The painter, was a student of the realist Philadelphian, Edith Neff; and well versed with the realism of Andrew Wyeth, one of the foremost realist painters of the second half of the North American 20th century.
In his work, this artist points to what lies usually hidden, latent, masked, in his subject.
Sometimes he paints what we can see but which is hidden by common convention: seen but not spoken about.
This subject is wearing fur around his neck which would indicate that he is standing on an American and not an African shore.
The title of the painting and his headgear – which may be religious attire – indicate the work he has undertaken to deal with the complexities of his life.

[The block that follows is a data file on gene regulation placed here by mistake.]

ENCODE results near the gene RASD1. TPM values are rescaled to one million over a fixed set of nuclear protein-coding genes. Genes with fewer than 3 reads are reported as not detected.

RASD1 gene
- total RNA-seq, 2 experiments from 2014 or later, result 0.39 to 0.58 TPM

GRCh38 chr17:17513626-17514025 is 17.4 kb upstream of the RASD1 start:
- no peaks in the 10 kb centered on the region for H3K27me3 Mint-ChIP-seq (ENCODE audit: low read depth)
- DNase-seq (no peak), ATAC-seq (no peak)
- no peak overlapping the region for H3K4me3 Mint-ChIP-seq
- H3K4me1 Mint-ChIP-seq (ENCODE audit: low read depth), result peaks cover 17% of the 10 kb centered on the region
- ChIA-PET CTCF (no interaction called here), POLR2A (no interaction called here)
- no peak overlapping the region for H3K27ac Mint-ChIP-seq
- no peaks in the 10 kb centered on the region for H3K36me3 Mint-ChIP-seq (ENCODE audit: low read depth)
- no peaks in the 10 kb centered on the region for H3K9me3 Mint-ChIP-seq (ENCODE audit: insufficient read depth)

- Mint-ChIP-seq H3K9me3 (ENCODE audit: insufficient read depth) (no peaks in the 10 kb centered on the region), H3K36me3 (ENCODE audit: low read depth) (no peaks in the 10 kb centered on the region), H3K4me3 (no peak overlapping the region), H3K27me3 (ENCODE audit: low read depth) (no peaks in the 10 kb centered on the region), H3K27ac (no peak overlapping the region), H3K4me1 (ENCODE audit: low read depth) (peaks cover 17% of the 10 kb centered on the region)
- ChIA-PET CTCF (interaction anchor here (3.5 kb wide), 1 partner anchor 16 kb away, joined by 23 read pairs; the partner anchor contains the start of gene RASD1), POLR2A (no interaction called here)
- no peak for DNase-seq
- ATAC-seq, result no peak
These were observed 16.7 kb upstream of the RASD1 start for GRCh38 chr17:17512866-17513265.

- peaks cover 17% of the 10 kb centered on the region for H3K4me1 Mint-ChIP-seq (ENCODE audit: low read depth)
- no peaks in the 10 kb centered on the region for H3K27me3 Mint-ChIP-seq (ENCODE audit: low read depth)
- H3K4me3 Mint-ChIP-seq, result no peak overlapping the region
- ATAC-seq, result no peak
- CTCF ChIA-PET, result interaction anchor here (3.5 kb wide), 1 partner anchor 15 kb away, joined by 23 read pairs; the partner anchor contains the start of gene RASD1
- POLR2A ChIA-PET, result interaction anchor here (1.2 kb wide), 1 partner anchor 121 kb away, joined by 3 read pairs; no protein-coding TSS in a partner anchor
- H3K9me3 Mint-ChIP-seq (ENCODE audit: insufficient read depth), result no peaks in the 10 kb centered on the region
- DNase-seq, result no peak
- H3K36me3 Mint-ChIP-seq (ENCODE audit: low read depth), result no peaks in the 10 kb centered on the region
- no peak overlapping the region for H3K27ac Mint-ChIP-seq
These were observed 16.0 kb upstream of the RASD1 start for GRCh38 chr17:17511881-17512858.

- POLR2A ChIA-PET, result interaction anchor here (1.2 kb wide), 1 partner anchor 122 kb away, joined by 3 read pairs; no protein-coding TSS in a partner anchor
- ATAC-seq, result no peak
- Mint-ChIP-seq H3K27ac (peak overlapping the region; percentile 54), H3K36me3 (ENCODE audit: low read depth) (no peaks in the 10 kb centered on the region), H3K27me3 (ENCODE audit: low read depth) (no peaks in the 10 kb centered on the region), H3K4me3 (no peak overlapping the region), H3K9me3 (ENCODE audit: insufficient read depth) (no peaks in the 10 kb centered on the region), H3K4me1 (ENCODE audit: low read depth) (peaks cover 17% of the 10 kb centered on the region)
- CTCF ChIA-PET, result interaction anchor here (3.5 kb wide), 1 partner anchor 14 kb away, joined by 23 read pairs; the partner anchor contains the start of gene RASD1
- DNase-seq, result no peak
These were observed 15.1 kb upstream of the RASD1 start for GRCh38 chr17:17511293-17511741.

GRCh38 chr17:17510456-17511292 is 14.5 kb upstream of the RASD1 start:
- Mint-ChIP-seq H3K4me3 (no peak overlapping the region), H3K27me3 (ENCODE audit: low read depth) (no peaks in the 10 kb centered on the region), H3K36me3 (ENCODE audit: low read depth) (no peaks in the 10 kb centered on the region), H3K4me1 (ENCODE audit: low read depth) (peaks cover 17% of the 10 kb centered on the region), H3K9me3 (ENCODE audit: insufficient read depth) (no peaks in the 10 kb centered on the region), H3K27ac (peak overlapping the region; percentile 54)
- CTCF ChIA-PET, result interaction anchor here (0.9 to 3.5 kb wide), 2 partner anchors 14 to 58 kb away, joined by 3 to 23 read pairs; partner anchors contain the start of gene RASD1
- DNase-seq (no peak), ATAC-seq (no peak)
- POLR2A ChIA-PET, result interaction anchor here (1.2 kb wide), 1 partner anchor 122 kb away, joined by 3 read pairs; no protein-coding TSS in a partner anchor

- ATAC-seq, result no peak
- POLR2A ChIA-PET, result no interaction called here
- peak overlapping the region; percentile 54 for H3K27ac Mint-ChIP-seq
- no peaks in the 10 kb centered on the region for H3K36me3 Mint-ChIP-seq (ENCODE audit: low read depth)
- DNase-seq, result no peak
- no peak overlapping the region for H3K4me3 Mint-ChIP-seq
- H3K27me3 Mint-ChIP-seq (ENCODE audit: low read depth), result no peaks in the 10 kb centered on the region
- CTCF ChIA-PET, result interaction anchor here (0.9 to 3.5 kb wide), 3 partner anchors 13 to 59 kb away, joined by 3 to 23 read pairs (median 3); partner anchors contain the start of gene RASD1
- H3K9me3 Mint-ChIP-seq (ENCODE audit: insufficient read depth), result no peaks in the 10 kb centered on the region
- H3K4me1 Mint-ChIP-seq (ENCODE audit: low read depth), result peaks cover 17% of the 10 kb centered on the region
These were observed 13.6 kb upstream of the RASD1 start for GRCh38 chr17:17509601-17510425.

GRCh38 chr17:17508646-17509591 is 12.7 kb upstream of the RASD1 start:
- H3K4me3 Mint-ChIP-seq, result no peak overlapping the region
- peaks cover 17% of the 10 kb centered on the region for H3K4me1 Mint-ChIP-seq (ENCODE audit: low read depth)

The Master, 1992, oil on linen, and details. With light interference.
James W. (Bo) Bartlett, American born Georgia (southern USA), 1955. Woodmere Museum of Art, Philadelphia
His tears are not those of someone who burst into tears. These are seepage tears.
They come from an internal well of pain and they flow involuntarily. They indicate the continuing pain of the struggle towards individual autonomy, coherence and dignity.
So glorious are the colours of this work that it seems clear that the subject understands amor fati, a Nietschean phrase encouraging the full-hearted, full-throated acceptance of individual fate… between fighting and co-operating into the adaptive equilibrium which strengthens with age and is our natural condition…
All things equal…
so that, in the words of Julian of Norwich, all shall be well, and all manner of things shall be well…
though involuntary tears flow and flow.